EDAs and GECCO-2006

The Genetic and Evolutionary Computation Conference (GECCO) is the largest conference in genetic and evolutionary computation and it covers a broad range of research areas in genetic and evolutionary computation. The next GECCO (GECCO-2006) will take place in Seattle (WA) on July 8-12, 2006. Since I primarily work in Estimation of Distribution Algorithms (EDAs), I'd like to mention that GECCO-2006 offers several events related to EDAs and it should thus provide a great place for EDA researchers as well as those who would like to learn more about EDAs or talk about them.

EDA track
First of all, since the last year's GECCO, there is an EDA program track. GECCO-2006 EDA track is chaired by Peter A. N. Bosman. The last year's EDA track was a great success and I hope that this year's track will be even better.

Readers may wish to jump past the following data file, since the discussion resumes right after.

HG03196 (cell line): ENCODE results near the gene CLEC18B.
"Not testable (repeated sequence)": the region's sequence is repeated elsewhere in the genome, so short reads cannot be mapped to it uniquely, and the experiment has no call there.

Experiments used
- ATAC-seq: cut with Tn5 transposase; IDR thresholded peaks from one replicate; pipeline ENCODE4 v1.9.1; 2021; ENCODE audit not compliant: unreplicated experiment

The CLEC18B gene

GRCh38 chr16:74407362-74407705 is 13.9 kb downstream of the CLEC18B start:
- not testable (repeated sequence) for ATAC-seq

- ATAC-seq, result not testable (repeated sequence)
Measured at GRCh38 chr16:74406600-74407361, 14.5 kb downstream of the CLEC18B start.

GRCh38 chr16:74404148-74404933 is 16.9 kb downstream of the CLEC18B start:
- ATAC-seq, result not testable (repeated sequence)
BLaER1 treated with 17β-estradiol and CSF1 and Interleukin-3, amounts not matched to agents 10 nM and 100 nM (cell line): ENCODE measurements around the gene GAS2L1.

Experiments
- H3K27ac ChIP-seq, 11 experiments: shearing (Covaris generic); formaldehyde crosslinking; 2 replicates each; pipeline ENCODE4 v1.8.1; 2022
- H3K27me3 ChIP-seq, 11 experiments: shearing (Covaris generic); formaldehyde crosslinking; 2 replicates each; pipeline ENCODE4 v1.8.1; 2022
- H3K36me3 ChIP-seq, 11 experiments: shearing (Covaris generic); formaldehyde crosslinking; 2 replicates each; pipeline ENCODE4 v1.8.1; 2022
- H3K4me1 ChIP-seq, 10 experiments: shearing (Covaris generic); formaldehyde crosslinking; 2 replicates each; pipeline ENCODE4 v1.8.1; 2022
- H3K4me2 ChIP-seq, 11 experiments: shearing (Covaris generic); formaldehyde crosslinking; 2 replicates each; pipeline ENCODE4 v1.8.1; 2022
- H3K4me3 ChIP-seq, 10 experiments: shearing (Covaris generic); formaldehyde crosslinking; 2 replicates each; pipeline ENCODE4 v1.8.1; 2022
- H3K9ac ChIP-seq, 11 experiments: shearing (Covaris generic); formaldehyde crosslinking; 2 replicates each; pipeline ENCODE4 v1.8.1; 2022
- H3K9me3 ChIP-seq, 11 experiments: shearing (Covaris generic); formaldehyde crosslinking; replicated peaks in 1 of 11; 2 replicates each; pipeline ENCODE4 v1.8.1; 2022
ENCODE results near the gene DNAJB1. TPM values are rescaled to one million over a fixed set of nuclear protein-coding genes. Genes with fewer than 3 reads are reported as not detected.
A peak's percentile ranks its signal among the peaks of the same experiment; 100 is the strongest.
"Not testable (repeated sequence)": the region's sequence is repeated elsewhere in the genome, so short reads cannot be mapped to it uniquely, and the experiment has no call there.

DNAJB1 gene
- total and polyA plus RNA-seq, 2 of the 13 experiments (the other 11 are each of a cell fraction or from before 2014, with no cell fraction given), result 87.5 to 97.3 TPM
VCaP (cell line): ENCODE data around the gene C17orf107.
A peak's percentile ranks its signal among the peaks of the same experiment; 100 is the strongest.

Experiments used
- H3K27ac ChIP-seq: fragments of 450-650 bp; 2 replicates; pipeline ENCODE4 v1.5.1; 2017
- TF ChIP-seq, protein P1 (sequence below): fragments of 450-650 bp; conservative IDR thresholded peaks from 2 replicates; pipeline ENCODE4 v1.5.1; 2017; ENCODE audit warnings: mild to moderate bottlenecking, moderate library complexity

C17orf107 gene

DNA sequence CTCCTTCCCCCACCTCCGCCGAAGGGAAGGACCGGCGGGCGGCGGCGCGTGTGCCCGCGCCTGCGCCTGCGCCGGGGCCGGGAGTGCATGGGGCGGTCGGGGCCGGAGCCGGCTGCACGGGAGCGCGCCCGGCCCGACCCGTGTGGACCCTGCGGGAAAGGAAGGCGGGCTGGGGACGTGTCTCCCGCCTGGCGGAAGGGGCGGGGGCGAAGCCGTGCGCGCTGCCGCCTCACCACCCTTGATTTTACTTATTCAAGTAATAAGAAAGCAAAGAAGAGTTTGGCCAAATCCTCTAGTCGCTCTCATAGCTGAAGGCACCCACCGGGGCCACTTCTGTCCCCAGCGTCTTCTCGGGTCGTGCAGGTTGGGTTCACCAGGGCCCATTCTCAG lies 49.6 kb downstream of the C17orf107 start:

OBUPM-2006
Second, there is a workshop Optimization by Building and Using Probabilistic Models (OBUPM-2006) organized by Peter A. N. Bosman, Joern Grahl, Kumara Sastry and some other guy (I), which focuses specifically on continuous EDAs.

Tutorial
Finally, I'm giving a tutorial Probabilistic Model-Building Genetic Algorithms, which will provide an introduction to this dynamic area of genetic and evolutionary computation.


Of course, there's a lot more to GECCO-2006 than EDAs and for more details, please visit its web page.

Tuesday, December 06, 2005

 

New IllIGAL Technical Reports

IlliGAL is pleased to announce the publication of following technical reports:

Pelikan, M., Sastry, K., Goldberg, D. E. (2005). Sporadic model building for efficiency enhancement of hBOA. IlliGAL Report No. 2005026. [Abstract] [Full paper in PS] [Full paper in PDF].

Sastry, K., Winward, P., Goldberg, D.E., Lima, C. (2005). Fluctuating crosstalk as a source of deterministic noise and its effects on GA scalability. IlliGAL Report No. 2005025. [Abstract] [Full paper in PS] [Full paper in PDF].